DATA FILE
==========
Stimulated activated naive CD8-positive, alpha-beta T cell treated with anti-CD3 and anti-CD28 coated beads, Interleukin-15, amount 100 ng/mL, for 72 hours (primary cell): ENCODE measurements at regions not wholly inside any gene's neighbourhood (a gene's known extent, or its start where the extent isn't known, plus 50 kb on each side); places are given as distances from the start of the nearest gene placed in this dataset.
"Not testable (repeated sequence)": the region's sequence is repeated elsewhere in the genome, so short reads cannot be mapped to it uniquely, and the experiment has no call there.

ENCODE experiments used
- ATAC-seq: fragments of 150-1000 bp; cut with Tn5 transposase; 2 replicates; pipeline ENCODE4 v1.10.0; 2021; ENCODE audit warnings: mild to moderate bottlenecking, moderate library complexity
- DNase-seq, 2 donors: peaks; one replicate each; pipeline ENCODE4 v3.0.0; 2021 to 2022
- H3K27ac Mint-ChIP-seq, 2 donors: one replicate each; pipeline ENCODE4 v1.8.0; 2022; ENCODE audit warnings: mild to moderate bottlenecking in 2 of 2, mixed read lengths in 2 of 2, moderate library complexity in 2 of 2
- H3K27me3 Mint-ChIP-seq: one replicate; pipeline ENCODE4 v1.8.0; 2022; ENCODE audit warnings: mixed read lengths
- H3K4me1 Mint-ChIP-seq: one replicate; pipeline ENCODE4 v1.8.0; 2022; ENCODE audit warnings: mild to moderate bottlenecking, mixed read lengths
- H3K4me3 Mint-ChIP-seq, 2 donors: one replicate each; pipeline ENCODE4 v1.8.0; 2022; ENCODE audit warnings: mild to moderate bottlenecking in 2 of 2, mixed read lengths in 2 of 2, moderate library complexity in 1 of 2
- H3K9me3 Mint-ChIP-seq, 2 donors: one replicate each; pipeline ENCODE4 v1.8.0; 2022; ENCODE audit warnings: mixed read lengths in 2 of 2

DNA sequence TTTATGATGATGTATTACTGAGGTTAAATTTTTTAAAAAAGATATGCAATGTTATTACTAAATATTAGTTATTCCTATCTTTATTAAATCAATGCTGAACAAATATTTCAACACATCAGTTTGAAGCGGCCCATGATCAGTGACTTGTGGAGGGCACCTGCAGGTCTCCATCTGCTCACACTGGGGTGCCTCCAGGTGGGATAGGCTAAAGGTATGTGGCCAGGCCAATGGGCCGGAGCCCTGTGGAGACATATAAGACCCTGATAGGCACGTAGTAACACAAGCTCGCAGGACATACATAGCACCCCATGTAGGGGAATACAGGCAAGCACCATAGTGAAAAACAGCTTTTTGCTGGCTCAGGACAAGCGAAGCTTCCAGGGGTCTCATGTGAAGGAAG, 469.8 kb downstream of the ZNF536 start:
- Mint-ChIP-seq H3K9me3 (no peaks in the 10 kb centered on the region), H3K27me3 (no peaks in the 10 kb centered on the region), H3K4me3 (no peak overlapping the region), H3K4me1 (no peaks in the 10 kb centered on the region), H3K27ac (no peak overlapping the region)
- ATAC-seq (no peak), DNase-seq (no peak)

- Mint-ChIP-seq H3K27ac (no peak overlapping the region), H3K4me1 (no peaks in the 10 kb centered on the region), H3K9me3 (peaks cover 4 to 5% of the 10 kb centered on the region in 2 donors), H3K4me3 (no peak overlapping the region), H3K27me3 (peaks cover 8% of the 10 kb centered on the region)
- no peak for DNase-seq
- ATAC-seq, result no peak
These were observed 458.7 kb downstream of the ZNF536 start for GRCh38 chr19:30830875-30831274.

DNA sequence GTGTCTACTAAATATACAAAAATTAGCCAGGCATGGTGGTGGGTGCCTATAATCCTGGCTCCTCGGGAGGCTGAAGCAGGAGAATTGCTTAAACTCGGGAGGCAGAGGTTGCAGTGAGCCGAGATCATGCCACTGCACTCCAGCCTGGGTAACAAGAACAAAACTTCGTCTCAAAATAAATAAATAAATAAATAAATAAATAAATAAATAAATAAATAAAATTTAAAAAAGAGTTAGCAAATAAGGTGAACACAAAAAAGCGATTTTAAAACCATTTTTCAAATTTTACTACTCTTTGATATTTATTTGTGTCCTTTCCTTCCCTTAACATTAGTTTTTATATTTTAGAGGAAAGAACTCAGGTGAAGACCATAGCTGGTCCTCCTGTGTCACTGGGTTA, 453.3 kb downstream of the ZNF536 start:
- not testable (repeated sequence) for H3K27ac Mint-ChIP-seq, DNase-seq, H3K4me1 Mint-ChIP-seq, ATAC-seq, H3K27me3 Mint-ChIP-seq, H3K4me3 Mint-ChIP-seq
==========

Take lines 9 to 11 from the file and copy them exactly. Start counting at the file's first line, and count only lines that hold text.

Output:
- H3K4me3 Mint-ChIP-seq, 2 donors: one replicate each; pipeline ENCODE4 v1.8.0; 2022; ENCODE audit warnings: mild to moderate bottlenecking in 2 of 2, mixed read lengths in 2 of 2, moderate library complexity in 1 of 2
- H3K9me3 Mint-ChIP-seq, 2 donors: one replicate each; pipeline ENCODE4 v1.8.0; 2022; ENCODE audit warnings: mixed read lengths in 2 of 2

DNA sequence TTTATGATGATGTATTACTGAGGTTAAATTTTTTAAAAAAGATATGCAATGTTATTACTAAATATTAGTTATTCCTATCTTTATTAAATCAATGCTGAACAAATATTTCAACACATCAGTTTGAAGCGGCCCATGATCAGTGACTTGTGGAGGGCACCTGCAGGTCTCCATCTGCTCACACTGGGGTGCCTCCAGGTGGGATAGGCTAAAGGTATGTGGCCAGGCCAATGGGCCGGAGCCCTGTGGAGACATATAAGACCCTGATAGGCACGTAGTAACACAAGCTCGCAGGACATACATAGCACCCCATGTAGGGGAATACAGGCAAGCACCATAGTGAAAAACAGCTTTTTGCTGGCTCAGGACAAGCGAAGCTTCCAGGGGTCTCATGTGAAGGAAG, 469.8 kb downstream of the ZNF536 start: